Friday, November 30, 2012
Fat Dog’s Last Walk
Minnie’s book, “Walks with a Fat Dog”, went out of print in April 2012. Minnie outlived her book by just eight months.
All the Kaartman dogs have been the Best Kind: indeterminate Faithfuls just as totally descended from wolves as any snooty pedigreed woossies with bad hips and pink bows in their just-as-smelly powdered hair. The Official Birthday for all our dogs is July 5th. On July 5th this year Minnie turned 15. That’s supposed to be 105 in Dog Years, a helluvan age when blindness and deafness are just so very excusable, and manageable too.
Minnie came into our lives by mistake. Annie, her predecessor, chewed up some organo-phosphates left by a callous farmer to thwart his jackals, and died in agony in the vet’s arms in Vredendal, up the West Coast. Days after the Kaartmans returned home fighting tears a friend phoned. A friend of the friend had a dog, a brakkie that had stopped the traffic on the N2 near the airport. Fleeing in terror through squealing tyres from several overweight traffic cops, the brak had jumped eagerly into the opened door of the friend’s friend’s car.
She was filthy and shaggy with dreadlocks, but the vet said that she was in good shape, a well-kept dog, probably just lost or stolen, a properly spayed bitch who had had at least one litter of pups. He cleaned her up and got her hair cut, and the friend’s friend called her ‘Sophie’ and set about finding a home for her because they already had five pooches of their own.
We renamed her Minnie because she was so like Annie that we kept using that name, and ‘Minnie’ seemed closer to ‘Annie’ than ‘Sophie’. Besides, she didn’t look much like Meryl Streep. She was the soppiest dog we’ve ever known, with a most fetching habit of snuggling her head up against you if you picked her up.
Minnie had wondrously soft fur; we later discovered that, if not a thoroughbred, she was so like a breed called a “wheaten soft-haired Irish terrier” that she had to have lots of that amongst her varieties. She was wheaten coloured, soft-haired and, if truth be told, not the brightest spark as doggies go, but she was incredibly faithful and loving and a brilliant walker, too. She was never really fat, but her soft fur grew very rapidly and if not groomed every three to four weeks she blew up into a furry ball. We couldn’t call our book “Walks with a Fat Wife”, could we? – and Minnie didn’t mind being the patsy.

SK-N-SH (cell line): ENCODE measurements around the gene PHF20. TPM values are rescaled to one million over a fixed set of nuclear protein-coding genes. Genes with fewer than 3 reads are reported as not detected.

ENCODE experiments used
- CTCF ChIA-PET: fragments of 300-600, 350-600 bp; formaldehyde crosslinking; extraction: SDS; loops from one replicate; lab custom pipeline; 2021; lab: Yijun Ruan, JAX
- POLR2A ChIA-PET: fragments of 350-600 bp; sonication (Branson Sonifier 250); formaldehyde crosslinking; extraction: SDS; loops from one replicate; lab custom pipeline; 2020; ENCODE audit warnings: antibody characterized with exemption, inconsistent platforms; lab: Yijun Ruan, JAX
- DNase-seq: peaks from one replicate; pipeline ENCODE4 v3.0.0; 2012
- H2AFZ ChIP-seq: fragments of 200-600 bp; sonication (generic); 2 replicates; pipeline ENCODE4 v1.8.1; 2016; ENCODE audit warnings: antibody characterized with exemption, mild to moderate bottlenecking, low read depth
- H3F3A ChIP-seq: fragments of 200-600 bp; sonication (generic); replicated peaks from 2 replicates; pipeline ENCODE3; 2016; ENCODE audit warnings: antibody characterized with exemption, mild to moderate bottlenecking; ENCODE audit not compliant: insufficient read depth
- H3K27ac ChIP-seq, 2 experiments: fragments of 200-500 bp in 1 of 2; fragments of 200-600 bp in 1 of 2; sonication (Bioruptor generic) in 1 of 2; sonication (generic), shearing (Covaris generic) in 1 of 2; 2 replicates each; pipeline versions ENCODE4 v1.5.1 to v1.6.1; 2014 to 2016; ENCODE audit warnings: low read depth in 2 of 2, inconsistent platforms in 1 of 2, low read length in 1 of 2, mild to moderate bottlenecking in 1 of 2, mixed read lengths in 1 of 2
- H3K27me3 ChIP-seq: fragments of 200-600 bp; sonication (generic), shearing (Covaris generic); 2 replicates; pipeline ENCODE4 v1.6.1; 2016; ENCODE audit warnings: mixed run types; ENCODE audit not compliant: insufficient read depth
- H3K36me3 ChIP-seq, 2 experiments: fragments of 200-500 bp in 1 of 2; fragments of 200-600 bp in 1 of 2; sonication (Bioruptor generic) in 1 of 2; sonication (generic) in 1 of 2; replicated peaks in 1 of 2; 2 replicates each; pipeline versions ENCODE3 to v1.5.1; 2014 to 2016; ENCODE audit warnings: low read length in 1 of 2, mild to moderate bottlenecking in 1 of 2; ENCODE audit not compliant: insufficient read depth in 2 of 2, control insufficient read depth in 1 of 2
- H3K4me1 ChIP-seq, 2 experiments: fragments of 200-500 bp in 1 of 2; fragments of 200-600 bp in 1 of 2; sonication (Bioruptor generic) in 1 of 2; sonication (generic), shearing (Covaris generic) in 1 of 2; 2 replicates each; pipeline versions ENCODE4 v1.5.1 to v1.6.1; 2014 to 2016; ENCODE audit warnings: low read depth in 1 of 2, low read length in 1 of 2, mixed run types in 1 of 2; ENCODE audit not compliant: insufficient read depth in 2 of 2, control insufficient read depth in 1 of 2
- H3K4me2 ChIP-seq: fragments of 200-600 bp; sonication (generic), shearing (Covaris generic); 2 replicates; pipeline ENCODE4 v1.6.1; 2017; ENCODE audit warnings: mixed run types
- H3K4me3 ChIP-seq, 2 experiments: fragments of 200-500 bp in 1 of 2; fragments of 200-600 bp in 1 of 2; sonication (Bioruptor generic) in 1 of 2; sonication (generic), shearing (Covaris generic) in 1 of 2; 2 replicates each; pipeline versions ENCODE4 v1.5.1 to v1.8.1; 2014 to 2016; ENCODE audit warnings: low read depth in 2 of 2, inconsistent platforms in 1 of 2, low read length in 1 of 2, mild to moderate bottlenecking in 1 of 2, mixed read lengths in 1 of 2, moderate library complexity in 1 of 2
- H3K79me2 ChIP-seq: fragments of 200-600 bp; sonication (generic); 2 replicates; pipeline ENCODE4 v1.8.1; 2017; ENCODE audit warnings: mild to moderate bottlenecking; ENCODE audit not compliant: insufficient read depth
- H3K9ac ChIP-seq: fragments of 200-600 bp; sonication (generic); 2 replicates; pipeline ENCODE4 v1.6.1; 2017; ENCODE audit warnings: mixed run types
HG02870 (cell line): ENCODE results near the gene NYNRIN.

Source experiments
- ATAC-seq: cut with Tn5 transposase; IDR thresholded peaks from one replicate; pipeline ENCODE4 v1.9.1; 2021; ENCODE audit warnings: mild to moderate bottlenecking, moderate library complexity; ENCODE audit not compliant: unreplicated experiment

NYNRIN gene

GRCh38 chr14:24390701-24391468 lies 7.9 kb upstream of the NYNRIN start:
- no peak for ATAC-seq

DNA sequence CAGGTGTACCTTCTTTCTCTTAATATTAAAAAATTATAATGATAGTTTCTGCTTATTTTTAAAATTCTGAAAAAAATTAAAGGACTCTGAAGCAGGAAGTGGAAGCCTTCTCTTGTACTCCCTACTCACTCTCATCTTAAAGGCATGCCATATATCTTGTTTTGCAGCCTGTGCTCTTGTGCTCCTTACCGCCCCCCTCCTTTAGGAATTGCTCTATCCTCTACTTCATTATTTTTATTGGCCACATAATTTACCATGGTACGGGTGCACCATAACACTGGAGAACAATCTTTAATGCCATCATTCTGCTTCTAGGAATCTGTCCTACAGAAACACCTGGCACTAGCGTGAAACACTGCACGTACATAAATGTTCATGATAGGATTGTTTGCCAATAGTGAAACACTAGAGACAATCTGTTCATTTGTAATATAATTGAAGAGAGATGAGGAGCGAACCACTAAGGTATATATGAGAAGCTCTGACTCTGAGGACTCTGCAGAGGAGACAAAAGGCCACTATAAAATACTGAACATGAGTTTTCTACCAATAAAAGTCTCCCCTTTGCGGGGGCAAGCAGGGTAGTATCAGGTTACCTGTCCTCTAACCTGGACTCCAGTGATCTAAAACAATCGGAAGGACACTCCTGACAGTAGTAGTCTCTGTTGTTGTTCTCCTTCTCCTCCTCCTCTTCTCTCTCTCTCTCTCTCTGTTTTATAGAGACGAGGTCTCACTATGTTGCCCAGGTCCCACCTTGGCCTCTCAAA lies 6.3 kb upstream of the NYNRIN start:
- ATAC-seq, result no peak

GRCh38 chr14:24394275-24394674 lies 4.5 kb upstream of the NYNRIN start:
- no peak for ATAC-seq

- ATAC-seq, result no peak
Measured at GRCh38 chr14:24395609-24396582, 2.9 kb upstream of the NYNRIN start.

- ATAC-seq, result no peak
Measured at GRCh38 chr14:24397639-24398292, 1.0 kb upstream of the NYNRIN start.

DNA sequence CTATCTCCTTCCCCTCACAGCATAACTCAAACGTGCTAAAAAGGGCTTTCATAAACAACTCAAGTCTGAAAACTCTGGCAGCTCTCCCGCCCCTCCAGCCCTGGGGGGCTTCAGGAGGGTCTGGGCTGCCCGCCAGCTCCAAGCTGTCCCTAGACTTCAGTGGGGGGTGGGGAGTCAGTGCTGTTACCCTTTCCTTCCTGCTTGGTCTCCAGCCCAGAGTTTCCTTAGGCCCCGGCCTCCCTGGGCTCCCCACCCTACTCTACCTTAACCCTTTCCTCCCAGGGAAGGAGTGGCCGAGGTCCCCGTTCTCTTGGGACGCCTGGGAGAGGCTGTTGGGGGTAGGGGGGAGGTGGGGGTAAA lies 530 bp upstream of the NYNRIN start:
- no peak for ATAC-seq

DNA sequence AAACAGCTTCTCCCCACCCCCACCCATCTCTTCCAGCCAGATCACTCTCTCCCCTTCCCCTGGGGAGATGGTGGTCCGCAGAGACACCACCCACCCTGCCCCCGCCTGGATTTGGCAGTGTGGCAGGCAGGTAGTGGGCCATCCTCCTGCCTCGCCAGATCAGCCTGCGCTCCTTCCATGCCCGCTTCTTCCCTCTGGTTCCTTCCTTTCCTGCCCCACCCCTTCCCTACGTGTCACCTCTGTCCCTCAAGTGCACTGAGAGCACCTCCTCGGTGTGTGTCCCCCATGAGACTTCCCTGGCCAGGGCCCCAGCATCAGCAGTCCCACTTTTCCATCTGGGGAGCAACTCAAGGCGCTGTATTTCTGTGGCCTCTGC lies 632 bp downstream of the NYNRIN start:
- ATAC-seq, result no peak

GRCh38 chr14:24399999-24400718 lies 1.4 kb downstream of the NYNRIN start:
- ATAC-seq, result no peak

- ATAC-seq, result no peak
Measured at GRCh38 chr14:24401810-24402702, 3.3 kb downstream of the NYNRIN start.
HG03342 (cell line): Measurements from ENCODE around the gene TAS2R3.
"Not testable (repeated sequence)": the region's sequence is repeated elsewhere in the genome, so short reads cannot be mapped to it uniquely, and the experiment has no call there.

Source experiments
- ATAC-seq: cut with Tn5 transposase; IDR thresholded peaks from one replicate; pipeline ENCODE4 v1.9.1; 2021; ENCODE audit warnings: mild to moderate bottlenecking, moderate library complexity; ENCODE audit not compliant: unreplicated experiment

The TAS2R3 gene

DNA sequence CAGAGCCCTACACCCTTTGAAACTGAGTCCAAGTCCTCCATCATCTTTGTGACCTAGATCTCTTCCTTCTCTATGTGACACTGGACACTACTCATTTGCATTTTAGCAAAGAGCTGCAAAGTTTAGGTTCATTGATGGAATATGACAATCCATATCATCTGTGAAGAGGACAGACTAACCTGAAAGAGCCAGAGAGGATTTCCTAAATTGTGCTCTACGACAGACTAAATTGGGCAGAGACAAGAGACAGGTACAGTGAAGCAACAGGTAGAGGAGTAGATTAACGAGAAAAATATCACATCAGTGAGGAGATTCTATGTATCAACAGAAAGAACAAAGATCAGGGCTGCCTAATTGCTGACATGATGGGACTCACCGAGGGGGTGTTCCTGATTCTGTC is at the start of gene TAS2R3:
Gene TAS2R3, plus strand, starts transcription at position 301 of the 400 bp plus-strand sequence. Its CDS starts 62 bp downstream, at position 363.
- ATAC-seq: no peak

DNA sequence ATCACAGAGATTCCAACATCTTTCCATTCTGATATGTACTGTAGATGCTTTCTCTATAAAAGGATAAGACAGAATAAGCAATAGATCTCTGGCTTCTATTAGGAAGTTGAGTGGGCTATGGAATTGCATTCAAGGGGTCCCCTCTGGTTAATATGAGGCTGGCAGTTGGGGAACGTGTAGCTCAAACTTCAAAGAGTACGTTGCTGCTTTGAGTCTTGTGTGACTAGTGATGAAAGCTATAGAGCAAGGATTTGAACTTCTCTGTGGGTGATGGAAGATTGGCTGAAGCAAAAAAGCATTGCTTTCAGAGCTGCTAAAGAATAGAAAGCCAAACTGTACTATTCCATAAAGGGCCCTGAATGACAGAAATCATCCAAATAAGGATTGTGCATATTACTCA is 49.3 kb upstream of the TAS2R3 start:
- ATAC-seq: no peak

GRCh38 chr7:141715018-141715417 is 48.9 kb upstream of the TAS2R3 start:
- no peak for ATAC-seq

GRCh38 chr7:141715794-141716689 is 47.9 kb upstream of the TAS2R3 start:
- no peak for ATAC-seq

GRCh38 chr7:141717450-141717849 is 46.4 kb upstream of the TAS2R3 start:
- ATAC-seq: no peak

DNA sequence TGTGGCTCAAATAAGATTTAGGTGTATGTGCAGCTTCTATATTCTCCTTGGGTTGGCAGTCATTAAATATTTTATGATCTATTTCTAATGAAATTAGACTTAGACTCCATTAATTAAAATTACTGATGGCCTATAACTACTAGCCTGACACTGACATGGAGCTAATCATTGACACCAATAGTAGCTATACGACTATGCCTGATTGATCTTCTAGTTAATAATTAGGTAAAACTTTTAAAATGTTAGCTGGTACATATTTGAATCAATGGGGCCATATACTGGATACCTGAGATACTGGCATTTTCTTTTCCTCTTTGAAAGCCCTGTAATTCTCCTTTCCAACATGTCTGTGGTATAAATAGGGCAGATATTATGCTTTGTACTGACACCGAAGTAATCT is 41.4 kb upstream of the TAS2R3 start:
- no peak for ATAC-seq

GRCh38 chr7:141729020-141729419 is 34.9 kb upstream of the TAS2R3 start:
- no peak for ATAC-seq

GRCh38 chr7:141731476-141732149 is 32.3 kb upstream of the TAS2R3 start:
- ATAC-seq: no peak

Her white and wheaten coat would get pretty smelly and descend into that grubby-pyjamas look that tends to turn visitors into stand-offs, but whenever she’d been groomed everyone loved her. She was a helluva flirt, chasing the boy-dogs whenever she saw them, but toys like tennis balls were quite beyond her understanding.
The sadness that goes with your beloved pets’ short lives is a cliché, I guess, but you can’t avoid it. Unconditional love, forgiveness, hope, affection are tough things to lose. This morning when Minnie came into the kitchen I knew it was Time. Her legs just wouldn’t work properly; she’d messed herself; she couldn’t see me or hear me. She wagged her tail when I touched her, but she howled in pain when we tried to clean her.
“You’ll know when it’s time,” the radio vet had said. “Always remember this – you can do a kindness for your pet that you can’t do for your human loved ones. And your beloved pet will never hold it against you, either.”
Kaartman, November 30 2012